While walking in our area of land set aside for wildlife this morning I met a local family.
Mum, Dad and baby wild boar were happily rooting away for breakfast. Although I wondered why they would be hungry after digging up some of the plants in our gardens last night!
Unlike boar that you might find elsewhere, these are not aggressive unless they feel threatened. On seeing (even hearing or smelling!) humans, they take off into the densest vegetation they can find. I always feel privileged to see them, but do wish they would not run away and hide before I can take a photo! Thankfully I have one that I took a few years ago. This photo was taken just after the dry season and before the new growth had come through. As you can see, this animal looked hungry. The boar I saw today were much better fed!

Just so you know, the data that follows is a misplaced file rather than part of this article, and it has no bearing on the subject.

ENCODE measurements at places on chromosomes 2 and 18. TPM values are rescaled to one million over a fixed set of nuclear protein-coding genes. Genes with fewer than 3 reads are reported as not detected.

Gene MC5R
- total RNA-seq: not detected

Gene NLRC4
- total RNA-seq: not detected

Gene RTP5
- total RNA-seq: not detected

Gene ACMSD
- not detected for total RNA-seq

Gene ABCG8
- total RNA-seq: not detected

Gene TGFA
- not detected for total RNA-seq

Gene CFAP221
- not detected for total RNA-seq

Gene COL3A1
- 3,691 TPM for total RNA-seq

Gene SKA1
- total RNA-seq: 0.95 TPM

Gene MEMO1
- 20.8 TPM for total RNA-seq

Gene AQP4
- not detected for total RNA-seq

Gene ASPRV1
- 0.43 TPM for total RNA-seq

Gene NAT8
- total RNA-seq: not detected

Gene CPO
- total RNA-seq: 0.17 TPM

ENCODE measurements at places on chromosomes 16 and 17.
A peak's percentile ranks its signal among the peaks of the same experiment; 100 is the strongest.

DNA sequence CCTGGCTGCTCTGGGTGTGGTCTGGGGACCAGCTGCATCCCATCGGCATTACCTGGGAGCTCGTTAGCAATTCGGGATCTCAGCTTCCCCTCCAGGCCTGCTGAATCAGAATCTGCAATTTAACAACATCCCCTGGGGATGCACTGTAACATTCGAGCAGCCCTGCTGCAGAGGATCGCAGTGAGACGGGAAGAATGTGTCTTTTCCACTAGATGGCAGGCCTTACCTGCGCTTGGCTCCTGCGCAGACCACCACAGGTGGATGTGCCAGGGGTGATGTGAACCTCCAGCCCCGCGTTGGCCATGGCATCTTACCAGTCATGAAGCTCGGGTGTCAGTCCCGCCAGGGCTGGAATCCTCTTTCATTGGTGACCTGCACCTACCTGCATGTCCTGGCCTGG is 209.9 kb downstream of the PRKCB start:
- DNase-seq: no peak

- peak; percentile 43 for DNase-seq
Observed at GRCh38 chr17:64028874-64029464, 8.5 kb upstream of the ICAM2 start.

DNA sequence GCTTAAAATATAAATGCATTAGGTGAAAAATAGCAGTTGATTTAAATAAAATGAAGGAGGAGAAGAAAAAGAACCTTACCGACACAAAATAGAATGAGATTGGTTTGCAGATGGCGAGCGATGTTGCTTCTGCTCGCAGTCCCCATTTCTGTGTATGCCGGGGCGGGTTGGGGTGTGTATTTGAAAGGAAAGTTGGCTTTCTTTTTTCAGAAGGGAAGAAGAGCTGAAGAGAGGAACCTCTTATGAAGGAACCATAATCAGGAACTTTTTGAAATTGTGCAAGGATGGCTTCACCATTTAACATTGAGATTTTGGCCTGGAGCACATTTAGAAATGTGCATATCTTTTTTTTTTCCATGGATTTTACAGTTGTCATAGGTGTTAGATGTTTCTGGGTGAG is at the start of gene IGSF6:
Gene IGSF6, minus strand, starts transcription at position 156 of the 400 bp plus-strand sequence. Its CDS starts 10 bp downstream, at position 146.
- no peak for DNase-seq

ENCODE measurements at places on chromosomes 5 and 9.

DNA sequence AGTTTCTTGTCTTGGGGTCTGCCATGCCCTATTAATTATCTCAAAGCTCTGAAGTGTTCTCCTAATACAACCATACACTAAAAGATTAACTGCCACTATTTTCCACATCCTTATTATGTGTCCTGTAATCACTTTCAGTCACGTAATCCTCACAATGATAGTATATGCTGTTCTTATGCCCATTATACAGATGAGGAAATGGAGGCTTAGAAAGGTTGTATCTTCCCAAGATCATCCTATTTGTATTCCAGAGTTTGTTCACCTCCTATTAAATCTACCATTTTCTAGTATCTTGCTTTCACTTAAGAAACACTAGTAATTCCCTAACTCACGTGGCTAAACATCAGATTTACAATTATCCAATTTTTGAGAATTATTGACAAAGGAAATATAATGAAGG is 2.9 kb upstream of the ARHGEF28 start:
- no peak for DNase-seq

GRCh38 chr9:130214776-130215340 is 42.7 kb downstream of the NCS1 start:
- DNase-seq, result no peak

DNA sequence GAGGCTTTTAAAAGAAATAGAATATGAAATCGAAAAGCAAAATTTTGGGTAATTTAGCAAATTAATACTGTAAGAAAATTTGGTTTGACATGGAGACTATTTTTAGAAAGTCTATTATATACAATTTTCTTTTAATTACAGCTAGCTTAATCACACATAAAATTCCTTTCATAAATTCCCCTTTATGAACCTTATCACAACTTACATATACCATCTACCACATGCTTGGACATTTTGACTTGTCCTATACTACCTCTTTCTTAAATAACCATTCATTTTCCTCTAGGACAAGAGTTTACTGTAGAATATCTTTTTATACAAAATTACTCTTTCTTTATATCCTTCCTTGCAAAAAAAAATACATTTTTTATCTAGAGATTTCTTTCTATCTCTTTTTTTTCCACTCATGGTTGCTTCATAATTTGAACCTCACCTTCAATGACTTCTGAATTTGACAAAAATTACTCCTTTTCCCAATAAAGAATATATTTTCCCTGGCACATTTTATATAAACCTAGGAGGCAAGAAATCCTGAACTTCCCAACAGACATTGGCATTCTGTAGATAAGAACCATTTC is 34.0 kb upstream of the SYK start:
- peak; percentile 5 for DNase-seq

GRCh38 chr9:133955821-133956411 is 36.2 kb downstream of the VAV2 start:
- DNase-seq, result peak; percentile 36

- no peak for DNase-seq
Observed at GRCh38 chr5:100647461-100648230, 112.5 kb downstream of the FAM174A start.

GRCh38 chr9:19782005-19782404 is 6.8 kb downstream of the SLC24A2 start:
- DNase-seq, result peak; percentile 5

Boar can be a bit of a pest. Once Lakeside has settled for the night and no one is around they will come in and dig up the succulent roots of plants. It is just bad luck that the tastiest roots are those of the plants in our flowerbeds and not weeds!
You may see a lone boar (males tend to be solitary) or a pair. If really lucky you could see mum and dad with a family of little ones! Young boar stay with their mother until they are adult. In some places you can see as many as 20 boar in a group, although in this valley you are more likely to see less than 10.
The wild boar is the ancestor of the domestic pig and the two species will inter-breed. So, any feral pigs you may see on rubbish heaps on the outskirts of villages could well have some boar blood.
Boars forage mostly at dawn and dusk and into the night so you are unlikely to see them during the heat of the day. They are omnivorous and will eat anything they find – grass, nuts, berries, carrion, roots and tubers, insects and small reptiles. They are also a menace for our ground-nesting birds as they will take both the bird and the eggs.
As the boar is one of the bigger mammals in the valley they don’t have many predators. A fox or local dog may take a piglet, but only the leopard will take on a full grown boar.